You’re getting bored with your hair and you’ve been dying to give it a new shade. It is very tempting to DIY hair color because salon treatments are pricey and can be quite a hassle, so you go to your friendly neighborhood drugstore and pick up the box. Question is, is it the right one?
We’ve all been there at least once. If you haven’t, we’re guessing you’re about to–which is probably what led you here in the first place. Consider this a checklist of things you need to know before you even consider opening that box because DIY hair color treatments could end up a disaster, and we don’t want that, do we?
Your guide to DIY hair color
Picking your product
We’re all for being adventurous with your hair color choices, but if your idea of adventure is going from dark brown to say, platinum, we strongly recommend you let a professional take the wheel and just enjoy the adventure from the back seat (or shall we say the stylist’s chair?).
But if you’re going to DIY, identify your current hair color and don’t go beyond two shades lighter or darker. And if you have long thick hair, you might want to get more than one box. You don’t want to run out halfway through.
- Don’t wash your hair the day before you plan to dye it. Second day hair is ideal for dyeing because the natural oil in our scalp (which, by then, has probably taken over your whole head) prevents irritation.
- Make sure your hair doesn’t have any products on it. Silicone and oil-based products on your hair will make it resistant to the chemicals. It will result in an uneven coloring.
- Read the instructions on the box. They’re there for a reason.
- If it’s your first time to color your hair or to be using the brand, it would be recommended to do a patch test to make sure you won’t have an allergic reaction.
- Apply petroleum jelly or lip balm along your hairline before you color your hair so you don’t end up with patches of dye on your forehead. It takes a few showers before the color comes off the skin, and it may be a flattering shade on your hair, but we’re willing to bet it’s not gonna do your face any favors.
- Wear protective covers for your ears and gloves for your hands.
- You should also wear a cape or cover for your shoulders and back, or at least an old shirt that won’t regret if it ends up having stains. This is still advisable even if you have short hair because the chemicals tend to drip.
- Try the color on a few strands that are hidden before covering your whole head with the product. Better safe than brassy.
- Lay out all your tools so you don’t stop mid-process to look for the brush.
- Have a tissue within reach so you can immediately wipe splatters and drips.
Editor’s tip: While we recommend not to wash your hair the day before D-day (as in dye-day), prep your strands weeks before by washing with Dove Intense Repair Shampoo. It helps to keep hair strengthened and resilient to future damage which can be caused by the harsh chemicals in your hair dye.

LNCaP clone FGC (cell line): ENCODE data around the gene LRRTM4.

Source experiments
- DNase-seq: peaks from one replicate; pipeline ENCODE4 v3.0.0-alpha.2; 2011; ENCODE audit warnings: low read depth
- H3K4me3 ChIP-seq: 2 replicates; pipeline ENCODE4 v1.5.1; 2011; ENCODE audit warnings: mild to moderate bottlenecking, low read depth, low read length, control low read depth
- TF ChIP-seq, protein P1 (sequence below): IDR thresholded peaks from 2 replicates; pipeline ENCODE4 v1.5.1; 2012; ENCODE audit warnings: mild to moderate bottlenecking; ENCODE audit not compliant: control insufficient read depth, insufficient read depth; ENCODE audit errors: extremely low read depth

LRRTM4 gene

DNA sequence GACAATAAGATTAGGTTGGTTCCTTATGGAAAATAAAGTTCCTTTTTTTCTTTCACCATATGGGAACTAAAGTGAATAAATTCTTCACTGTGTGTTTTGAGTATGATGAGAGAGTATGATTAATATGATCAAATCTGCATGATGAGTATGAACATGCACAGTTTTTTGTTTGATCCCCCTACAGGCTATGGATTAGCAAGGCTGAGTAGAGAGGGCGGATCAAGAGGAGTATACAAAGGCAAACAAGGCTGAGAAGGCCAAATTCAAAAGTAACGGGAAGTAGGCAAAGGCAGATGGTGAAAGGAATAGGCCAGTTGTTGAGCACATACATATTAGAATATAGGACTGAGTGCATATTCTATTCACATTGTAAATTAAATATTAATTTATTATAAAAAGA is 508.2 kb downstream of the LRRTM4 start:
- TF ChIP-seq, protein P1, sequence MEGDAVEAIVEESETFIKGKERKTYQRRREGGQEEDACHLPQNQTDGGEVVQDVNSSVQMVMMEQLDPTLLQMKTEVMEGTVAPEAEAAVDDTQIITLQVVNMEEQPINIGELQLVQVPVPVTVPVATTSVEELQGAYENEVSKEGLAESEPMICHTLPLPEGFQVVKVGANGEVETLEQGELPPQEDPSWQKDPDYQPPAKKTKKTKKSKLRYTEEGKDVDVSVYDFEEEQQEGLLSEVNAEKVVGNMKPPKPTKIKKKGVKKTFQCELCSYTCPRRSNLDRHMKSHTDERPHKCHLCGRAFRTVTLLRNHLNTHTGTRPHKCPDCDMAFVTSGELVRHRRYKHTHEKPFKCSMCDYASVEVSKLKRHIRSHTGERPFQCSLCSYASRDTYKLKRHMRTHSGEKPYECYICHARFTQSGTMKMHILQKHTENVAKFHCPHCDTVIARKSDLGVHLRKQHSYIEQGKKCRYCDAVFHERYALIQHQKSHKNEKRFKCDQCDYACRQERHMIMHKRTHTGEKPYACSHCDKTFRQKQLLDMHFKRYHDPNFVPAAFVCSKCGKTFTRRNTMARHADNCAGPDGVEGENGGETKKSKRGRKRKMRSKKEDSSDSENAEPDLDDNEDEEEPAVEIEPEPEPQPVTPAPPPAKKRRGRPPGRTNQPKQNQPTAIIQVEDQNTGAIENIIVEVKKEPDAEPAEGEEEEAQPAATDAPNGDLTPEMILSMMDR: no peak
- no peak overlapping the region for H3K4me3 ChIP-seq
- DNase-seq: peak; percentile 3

Getting the (dye) job done
Section your hair into four even quadrants, securing each one with clips so it’s easier to tell if you missed a spot. Start from near the roots and work your way down. You usually need to deposit more color onto the roots and it usually needs more processing time, so starting there would help avoid the two-tone effect.
And to keep things neat, use a mixing bowl and a brush instead of squeezing the tube directly on to your hair. That way you’ll have more control over the amount of color you apply to the different sections of the hair.
Make sure that you have applied an even amount of hair color to your entire hair as that will also affect the result. Check the way you part your hair and other areas that can be exposed, making sure you don’t miss a spot.
Use shampoo and conditioner that’s made for color-treated hair. Regular products can wash off your hair color, making it fade faster.
We recommend: Cream Silk Color Protect Hair Reborn* Conditioner. It has a sulfate-free formulation that’s specially designed to protect colored hair from dryness and dullness from the first wash. Transform your colored hair, with enhanced vibrancy, with up to 80% color protection.
To help your hair recover from the dye job, we recommend hair treatments or masks to help repair the damage and restore the health of your strands. Hair coloring can cause severe damage to your hair. Once you have subjected your hair to chemical treatment such as hair coloring, it is highly recommended to have regular treatments to help hair recover and prevent further damage.
Editor’s tip: You can also DIY hair treatments at home with TRESemmé Platinum Strength Treatment Mask. It will help restore health and shine to your hair while it repairs and protects your hair against damage.
If you like to have the items mentioned here, as part of your preparation to color your hair, you can now order these via Lazada and have it delivered to your doorstep. Here are the links:
If you really gotta do it yourself, you gotta be smart about it. It’s one thing to decide on a whim that you want a new hair color, it’s another to go about it as carelessly. So unless you’re game for extreme surprises, make sure you know what you’re doing.
Next read: If you are not yet ready to change the color entirely – DIY hair color or not, highlights is your answer. Check out this post on highlights for black hair and how streaks of color will add drama to your natural hair color.